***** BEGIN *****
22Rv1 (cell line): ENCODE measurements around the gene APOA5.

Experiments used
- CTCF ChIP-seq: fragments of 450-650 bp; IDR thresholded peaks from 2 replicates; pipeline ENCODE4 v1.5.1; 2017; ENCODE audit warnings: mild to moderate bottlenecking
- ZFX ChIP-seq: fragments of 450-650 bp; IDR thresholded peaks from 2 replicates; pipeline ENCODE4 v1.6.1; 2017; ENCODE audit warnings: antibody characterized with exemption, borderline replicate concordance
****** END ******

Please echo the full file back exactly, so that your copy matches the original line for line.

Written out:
22Rv1 (cell line): ENCODE measurements around the gene APOA5.

Experiments used
- CTCF ChIP-seq: fragments of 450-650 bp; IDR thresholded peaks from 2 replicates; pipeline ENCODE4 v1.5.1; 2017; ENCODE audit warnings: mild to moderate bottlenecking
- ZFX ChIP-seq: fragments of 450-650 bp; IDR thresholded peaks from 2 replicates; pipeline ENCODE4 v1.6.1; 2017; ENCODE audit warnings: antibody characterized with exemption, borderline replicate concordance